TheU.S. House Committee on Science, Space and Technology approved two bills July 7to fund research into electric power storage and the conversion of sunlightinto energy fuels.
H.R.5638, or the Solar Fuels Innovation Act, would direct the U.S. Department ofEnergy to form a research program on experimental systems for convertingsunlight to energy fuels. The program would use expertise from DOE's nationallaboratories, as well as universities and the private sector.
Theresearch would partly focus on artificial photosynthesis systems, includingphotoinduced production of hydrogen and oxygen from water and photoinducedreduction of carbon dioxide to fuel products. The bill authorizes funds forfiscal years 2017 through 2020 for these activities, which would be splitbetween $50 million per year from the DOE's Basic Energy Sciences Program and$25 million per year from the department's Energy Efficiency and RenewableEnergy account.
Anotherpart of the program would focus on replicating natural photosynthetic processesusing artificial components and materials. Those activities would also receive$50 million per year from the Basic Energy Sciences Program and $25 million peryear from the Energy Efficiency and Renewable Energy division for fiscal years2017-2020.
Thelegislation, which Rep. Stephen Knight, R-Calif., introduced July 6, drewletters of support from 11 major universities including Columbia University, CaliforniaInstitute of Technology and YaleUniversity.
"Innovations in solar fuelsproduction would allow for grid-scale energy storage, and for carbon-neutraltransportation fuels, both of which are critical gaps at present towardsreaching a carbon-neutral society," a group of eight professors from Yale'sEnergy Sciences Institute said in a letter to Committee Chairman Lamar Smith,R-Texas, and Ranking Member Eddie Bernice Johnson, D-Texas.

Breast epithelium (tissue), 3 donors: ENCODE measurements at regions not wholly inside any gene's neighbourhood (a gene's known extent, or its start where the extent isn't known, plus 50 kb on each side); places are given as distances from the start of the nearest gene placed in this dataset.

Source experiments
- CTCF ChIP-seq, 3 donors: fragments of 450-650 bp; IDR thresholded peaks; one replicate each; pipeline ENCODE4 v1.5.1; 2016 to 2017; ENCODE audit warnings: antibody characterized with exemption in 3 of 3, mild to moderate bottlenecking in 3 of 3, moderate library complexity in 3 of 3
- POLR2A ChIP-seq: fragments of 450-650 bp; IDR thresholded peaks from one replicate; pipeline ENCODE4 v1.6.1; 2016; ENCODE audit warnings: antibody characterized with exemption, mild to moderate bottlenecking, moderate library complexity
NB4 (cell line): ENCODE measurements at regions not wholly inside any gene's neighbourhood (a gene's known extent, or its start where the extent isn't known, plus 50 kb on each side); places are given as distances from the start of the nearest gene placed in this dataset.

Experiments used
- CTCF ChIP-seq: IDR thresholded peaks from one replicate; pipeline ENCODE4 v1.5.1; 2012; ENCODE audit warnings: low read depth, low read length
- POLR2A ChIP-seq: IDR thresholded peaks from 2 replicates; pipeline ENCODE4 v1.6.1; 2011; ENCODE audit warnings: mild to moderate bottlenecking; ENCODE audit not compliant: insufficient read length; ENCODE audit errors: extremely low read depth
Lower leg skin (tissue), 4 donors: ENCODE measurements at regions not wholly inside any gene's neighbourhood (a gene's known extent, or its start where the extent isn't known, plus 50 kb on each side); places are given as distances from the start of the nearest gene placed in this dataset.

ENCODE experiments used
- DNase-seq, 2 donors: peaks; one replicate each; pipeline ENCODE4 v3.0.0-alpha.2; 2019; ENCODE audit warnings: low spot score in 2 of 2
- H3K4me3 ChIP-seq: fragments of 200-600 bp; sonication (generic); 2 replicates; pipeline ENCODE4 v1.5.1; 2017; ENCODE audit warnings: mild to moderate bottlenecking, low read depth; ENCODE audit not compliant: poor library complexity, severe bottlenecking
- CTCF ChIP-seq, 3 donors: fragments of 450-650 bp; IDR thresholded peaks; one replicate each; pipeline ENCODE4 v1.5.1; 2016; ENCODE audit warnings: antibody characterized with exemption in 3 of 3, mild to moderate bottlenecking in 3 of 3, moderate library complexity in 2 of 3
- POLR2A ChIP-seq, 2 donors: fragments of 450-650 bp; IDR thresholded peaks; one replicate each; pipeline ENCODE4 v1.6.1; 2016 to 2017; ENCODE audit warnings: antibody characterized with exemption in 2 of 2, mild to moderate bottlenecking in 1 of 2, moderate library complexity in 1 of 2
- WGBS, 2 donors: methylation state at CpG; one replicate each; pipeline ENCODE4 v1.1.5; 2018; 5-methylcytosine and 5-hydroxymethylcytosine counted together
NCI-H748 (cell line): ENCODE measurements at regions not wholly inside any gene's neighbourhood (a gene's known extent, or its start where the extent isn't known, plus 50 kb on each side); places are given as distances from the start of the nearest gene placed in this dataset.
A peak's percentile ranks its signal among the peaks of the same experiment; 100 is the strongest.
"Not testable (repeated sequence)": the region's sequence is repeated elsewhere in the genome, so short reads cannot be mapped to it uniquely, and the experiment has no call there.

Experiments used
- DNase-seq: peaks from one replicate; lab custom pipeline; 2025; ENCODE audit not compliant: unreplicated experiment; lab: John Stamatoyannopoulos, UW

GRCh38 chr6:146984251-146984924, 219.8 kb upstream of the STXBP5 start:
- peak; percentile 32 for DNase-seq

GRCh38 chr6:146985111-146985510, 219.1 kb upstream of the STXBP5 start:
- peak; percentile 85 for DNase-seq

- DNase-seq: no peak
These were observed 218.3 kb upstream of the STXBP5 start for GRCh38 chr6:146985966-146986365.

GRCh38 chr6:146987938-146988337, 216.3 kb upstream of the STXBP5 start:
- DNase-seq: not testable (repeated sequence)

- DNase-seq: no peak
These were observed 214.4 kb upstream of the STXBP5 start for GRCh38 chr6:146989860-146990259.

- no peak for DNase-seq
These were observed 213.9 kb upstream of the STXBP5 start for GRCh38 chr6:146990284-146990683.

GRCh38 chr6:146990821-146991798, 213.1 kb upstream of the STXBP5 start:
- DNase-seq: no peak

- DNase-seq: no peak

Thecommittee on July 7 also approved H.R. 5640, or the Electricity StorageInnovation Act, which Smith introduced July 6. The bill would establish a basicresearch program within DOE for electricity storage, including the study ofmultivalent ion materials in energy storage systems, electrochemistry modelingand simulation, and mesoscale electrochemistry. Those programs would togetherreceive $150 million per year in fiscal years 2017 through 2020.
"Thedevelopment of safe and efficient energy storage devices is essential to thesustainability of the planet, as they provide means of making energy derivedfrom intermittent sources, such as wind and solar radiation, continuouslyavailable," Daniel Scherson, a chemistry professor at Case Western ReserveUniversity, said in a July 5 letter to Smith and Johnson in support of the bill.
Thecommittee agreed to adopt amendments to both bills from Rep. Alan Grayson,D-Fla., that would allow the research to be conducted through DOE's energyinnovation hubs. The department established the hubs in 2010 tocombine basic and applied research with engineering. The four hubs include theJoint Center for Artificial Photosynthesis, which works on producing fuelsdirectly from sunlight.